It’s hard to recall what my life was like before the internet. If I have a question about a rash, or a recipe, or how long it’ll take me to get downtown, or want the latest information on the Broncos, I don’t have to wait. I simply use my search engine, and voila! The information I need is at my fingertips.
Since my youngest son is now 20, I remember when getting information as I do now wasn't so easy. In addition to hanging out with great moms and checking in with my own mother, I relied on What to Expect When You're Expecting, by Heidi Murkoff. She wrote that book and several others about early childhood parenting when she couldn't find answers to her questions during her first pregnancy. Those books lived on my nightstand and I devoured the information.
I'm sure new mothers still read books and talk with their own mothers and family members for ideas on how to handle situations like, 'why does my child throw his food off the high chair?' But if you don't like what your family member or friend has to say, go online and find people who think like you do. I did just that and Google tells me there are more than 23 million results for controlling a food-flinging baby. I stopped reading six pages into the topic. There are loads of suggestions, and my guess is you'll find one that works for you and your toddler. This phenomenon of getting information from social media or online is now loosely referred to as crowd source parenting, using the 'wisdom of the crowds' to collect information.
created as an entertaining community resource for Colorado moms. The site includes regular posts by some of Colorado’s most popular mommy bloggers, an advice column, events, family travel, activities, regular giveaways, recipes, recipes and product reviews.
Yoder says editor Amber Borowski Johnson has pulled together a variety of bloggers who highlight parenting and family issues with a wide range of perspectives. When she runs into an issue she's not certain about Yoder uses a number of websites and chats on social media. "There's an innate need to go with the crowd," she says, "to see if your way works. For me, it's important to lead a varied life, and being online shows me the way I grew up is not the only way."
There are some who wonder if we've gone to far to entrust parenting decisions to bloggers and actually use responses from people we hardly know. "I disagree," adds Yoder, "when I go online I see I'm not alone in this world. Others are facing many of the same challenges." One of her children is dyslexic, "so I search for blogs by parents of dyslexics, and for the most part, I really benefit from that information." The same goes for parents of children with a variety of issues. Not only do you get information, but being part of a support network makes a world of difference.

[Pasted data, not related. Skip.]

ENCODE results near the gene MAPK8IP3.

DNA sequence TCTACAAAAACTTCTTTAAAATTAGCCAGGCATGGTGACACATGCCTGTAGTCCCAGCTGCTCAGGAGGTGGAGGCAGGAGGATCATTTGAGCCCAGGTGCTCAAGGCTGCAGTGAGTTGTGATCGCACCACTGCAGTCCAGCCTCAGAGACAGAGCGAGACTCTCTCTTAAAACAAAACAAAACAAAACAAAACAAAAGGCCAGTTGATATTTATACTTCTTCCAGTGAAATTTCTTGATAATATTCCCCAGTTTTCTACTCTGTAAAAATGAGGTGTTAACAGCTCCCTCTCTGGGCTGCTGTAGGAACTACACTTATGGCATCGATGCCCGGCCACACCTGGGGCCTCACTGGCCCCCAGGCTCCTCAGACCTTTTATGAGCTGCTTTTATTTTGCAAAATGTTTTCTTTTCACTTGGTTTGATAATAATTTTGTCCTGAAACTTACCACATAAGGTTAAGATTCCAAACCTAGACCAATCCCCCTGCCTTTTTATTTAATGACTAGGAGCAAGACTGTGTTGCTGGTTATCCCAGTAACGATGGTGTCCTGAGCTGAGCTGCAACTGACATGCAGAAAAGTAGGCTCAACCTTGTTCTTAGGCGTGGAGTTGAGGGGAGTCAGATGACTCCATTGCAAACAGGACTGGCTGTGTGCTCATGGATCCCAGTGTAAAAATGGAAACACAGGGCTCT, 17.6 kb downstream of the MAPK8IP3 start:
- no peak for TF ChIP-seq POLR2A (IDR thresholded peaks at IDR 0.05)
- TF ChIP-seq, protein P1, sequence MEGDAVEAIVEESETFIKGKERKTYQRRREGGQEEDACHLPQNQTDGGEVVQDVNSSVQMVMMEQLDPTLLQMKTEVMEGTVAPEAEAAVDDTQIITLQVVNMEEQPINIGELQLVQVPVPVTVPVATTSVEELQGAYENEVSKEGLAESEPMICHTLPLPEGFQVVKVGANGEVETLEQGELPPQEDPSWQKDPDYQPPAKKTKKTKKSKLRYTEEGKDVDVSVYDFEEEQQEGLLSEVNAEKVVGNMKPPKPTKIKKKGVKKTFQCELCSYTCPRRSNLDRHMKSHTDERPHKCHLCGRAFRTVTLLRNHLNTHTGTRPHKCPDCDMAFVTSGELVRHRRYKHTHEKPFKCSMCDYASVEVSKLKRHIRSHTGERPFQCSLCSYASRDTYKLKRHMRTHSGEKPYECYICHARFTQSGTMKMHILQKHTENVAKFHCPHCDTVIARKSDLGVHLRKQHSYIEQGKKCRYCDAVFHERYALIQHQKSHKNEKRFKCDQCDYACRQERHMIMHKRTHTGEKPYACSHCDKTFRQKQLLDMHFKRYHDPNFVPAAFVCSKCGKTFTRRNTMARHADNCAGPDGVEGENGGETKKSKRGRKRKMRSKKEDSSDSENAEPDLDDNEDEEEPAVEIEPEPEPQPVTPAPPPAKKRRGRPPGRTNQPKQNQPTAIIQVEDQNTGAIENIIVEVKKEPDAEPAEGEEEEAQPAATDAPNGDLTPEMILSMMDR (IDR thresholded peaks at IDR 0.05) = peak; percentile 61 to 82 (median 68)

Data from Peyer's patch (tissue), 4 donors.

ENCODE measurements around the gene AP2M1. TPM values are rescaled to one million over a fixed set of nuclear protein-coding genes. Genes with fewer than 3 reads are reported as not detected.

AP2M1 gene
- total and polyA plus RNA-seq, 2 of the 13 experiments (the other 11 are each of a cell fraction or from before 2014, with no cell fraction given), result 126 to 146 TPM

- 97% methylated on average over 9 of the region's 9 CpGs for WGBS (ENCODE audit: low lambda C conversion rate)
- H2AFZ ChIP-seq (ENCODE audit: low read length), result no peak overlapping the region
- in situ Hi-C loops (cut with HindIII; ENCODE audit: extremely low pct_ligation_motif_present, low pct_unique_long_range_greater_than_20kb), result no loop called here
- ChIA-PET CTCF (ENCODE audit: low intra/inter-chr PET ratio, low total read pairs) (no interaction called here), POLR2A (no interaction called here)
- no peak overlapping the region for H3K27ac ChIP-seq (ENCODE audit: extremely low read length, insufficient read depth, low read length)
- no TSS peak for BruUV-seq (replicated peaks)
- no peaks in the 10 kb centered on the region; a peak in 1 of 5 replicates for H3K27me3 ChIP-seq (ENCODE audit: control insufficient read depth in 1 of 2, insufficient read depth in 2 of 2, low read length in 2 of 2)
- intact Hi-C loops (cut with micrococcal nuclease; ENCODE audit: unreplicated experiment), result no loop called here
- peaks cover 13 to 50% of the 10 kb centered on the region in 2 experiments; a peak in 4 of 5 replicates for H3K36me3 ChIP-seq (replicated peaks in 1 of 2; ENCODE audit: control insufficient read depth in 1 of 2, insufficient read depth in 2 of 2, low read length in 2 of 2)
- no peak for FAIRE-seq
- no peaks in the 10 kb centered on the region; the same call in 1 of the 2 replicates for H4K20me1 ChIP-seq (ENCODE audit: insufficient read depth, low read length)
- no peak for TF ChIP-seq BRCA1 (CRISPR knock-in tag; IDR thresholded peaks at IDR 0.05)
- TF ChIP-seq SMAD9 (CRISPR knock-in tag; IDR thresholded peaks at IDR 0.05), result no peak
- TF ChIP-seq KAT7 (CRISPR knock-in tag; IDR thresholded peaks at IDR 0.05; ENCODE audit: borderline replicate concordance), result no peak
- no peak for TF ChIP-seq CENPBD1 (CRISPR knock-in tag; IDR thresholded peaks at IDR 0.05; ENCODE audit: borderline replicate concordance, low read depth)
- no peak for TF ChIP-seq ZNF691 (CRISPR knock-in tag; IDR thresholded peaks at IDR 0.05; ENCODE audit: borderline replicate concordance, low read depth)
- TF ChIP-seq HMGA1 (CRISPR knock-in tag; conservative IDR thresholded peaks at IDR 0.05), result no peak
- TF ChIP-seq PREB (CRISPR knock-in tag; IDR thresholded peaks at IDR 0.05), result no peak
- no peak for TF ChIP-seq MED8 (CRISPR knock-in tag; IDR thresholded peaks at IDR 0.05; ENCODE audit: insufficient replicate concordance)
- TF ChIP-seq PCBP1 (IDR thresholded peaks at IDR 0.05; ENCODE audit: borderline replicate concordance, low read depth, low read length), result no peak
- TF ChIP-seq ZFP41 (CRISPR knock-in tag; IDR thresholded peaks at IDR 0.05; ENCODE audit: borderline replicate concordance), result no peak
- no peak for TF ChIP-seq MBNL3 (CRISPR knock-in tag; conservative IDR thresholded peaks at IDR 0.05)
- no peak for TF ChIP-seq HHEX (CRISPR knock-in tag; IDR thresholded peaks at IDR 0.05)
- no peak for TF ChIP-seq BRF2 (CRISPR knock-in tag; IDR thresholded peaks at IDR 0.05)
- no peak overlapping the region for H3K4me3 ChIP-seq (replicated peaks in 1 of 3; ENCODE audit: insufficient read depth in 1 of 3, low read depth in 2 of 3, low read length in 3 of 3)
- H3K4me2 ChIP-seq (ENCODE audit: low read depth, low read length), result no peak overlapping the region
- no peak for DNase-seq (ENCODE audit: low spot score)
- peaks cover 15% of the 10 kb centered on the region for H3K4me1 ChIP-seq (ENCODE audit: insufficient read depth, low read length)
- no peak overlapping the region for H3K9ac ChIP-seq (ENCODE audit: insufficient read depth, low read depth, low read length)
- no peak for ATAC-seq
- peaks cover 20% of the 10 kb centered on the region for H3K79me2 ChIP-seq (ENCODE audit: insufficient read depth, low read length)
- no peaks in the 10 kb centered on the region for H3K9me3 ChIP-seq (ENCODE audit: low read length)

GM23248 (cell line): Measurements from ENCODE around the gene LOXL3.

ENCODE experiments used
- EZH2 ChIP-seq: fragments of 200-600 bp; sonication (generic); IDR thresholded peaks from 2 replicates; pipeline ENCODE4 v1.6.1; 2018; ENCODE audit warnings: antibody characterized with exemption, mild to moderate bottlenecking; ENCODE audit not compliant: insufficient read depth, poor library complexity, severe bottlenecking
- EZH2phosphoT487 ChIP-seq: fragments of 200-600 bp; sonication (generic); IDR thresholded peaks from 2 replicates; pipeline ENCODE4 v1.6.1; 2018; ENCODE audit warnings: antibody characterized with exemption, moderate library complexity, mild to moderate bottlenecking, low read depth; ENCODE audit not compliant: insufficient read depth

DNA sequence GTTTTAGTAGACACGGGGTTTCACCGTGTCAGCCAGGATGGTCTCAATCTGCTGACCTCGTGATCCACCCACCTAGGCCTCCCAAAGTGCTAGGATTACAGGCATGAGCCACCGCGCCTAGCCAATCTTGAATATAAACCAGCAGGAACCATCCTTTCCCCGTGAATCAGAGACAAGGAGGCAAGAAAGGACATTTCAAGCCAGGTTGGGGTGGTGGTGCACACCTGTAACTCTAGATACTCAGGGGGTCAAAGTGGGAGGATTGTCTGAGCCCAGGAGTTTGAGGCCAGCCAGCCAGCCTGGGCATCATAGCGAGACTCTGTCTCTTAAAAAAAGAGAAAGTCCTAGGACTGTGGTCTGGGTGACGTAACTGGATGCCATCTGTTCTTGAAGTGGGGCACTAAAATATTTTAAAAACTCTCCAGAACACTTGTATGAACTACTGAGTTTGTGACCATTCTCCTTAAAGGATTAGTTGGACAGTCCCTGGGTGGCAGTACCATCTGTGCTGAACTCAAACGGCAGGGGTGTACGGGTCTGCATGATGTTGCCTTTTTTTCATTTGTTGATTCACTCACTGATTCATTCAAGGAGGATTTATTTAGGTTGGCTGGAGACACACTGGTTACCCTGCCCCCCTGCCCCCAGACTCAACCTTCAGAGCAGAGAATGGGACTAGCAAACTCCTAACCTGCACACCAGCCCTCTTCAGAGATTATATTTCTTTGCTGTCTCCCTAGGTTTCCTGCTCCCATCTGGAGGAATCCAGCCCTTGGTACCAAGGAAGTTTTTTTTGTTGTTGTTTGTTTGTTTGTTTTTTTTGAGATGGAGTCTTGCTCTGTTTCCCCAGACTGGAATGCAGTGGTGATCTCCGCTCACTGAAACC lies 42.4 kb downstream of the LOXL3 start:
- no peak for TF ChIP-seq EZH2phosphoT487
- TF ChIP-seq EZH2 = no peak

Yoder says there are three ways she's found crowd source parenting really helpful.
- Validating your way of parenting. If you believe something slightly different from your friends/family you can find someone who will agree with you.
- Reminder that you are not alone. Despite what Facebook might say, not everyone's kids are perfect all the time. There are issues that someone is brave enough to tell the truth about. Usually that's a blogger who can admit 'yes, there are times my kids and I don't get along, or my kid won't let me touch her hair or my kids fight and I'm not sure when to break it up,' whatever that is.
- Best Practices. I have found tips for all kinds of parenting things like a lukewarm bath to bring down fevers to making appointments for getting driver's permits/licenses. No matter what you are up against as a parent there are likely others who have had similar issues and found tips.
Jill Krause writes on her blog, Baby Rabies about toddler terror, trying to conceive, parenthood and a whole host of other topics. Like many bloggers she offers very personal, raw stories of what she faces as a mother of three children. And she's grateful to all those who she calls real friends, whether or not she's met them in real life.
My time as a mom on the internet has been like a lesson in human psychology, and it’s taught me a lot about myself and others. Over the past nearly 8 years, I’ve learned a few things that have helped shape me as a friend and mother, both on and off the internet. And I think they are pretty key to thriving in this online life that so many parents have.
My own social media connectivity and online education into how others deal with just about any issue has changed my comfort level in how I reveal details of my life. As a reporter and anchor for so many years, I rarely shared more than a surface rendering. My audience knew I gave birth to three sons, but that was about it. Moving over to talk radio gave people a larger view of how I dealt with life. And now in this new season as a blogger, living through a variety of ups and downs, I'm more open to highlighting a whole slew of good and bad moments. We are all living in a new frontier where access to information, through the experiences of others, is like football's 12th man. I've learned so much from those who've been willing to be real and have openly shared their journeys that I've decided I can follow their lead.
Lois’ Living Through It blogs are posted on Mondays and Thursdays. Join her Monday mornings around 8:45am on Good Day Colorado.